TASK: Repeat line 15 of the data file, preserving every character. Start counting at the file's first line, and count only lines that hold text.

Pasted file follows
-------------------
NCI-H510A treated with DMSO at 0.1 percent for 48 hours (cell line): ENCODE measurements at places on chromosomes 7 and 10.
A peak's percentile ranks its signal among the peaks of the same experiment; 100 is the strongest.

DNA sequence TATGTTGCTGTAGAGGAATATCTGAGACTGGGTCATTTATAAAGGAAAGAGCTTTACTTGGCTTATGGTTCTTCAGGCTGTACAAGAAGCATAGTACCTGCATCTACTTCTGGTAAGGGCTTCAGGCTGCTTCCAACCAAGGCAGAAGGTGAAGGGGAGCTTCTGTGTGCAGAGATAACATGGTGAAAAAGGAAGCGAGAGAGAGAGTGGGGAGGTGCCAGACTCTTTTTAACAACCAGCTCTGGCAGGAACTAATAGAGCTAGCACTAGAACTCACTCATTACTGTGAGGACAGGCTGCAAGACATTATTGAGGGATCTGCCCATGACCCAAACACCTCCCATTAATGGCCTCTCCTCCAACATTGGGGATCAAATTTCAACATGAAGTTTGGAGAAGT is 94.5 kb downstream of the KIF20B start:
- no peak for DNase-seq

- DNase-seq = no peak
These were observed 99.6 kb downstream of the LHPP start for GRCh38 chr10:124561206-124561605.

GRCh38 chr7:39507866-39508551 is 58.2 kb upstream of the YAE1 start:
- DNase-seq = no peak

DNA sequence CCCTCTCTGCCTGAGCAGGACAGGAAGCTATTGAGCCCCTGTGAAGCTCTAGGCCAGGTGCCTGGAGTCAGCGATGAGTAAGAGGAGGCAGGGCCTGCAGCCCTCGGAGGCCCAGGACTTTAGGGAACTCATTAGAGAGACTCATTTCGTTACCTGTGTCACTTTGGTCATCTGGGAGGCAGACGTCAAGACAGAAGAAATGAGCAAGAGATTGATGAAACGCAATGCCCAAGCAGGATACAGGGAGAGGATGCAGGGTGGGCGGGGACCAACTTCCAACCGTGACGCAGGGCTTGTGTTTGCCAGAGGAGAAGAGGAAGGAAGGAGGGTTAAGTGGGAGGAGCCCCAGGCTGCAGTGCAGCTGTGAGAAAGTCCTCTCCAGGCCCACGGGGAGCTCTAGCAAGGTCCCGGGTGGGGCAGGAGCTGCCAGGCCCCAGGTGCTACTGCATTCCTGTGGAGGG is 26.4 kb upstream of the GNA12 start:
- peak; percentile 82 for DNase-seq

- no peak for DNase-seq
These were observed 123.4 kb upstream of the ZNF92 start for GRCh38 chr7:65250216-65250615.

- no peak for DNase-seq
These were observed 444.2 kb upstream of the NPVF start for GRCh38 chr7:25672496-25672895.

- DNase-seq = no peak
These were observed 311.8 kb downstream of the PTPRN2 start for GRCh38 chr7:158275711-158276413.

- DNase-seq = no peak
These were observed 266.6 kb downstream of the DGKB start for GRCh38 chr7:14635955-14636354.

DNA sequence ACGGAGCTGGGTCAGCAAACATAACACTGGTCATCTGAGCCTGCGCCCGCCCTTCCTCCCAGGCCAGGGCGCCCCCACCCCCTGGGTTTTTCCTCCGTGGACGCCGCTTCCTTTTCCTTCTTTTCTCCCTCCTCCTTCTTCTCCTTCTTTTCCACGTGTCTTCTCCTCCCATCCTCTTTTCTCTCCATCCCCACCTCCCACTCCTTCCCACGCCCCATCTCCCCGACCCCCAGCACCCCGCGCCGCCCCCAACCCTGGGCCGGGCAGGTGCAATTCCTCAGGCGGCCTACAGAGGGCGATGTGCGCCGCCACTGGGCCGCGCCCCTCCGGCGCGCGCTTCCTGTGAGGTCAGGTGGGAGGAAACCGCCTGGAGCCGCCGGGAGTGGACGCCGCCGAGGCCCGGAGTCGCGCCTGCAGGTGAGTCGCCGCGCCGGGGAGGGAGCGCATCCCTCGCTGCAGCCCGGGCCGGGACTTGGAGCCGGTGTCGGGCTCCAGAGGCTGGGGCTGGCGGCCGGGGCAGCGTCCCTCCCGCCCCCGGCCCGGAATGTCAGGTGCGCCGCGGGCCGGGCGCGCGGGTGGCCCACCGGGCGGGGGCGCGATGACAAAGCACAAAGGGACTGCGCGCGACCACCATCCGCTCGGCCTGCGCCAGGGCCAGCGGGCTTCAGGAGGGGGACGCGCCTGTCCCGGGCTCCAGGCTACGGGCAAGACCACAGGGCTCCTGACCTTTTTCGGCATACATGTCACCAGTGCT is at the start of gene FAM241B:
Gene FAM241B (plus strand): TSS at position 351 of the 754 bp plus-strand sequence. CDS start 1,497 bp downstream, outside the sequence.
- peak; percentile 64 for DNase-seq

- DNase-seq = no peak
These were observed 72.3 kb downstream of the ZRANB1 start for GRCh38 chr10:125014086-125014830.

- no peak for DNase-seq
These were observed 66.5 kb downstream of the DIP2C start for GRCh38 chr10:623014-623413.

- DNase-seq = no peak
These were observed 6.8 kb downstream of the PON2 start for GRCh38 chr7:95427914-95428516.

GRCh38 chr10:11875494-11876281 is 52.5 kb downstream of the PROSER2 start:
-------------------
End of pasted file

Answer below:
- DNase-seq = no peak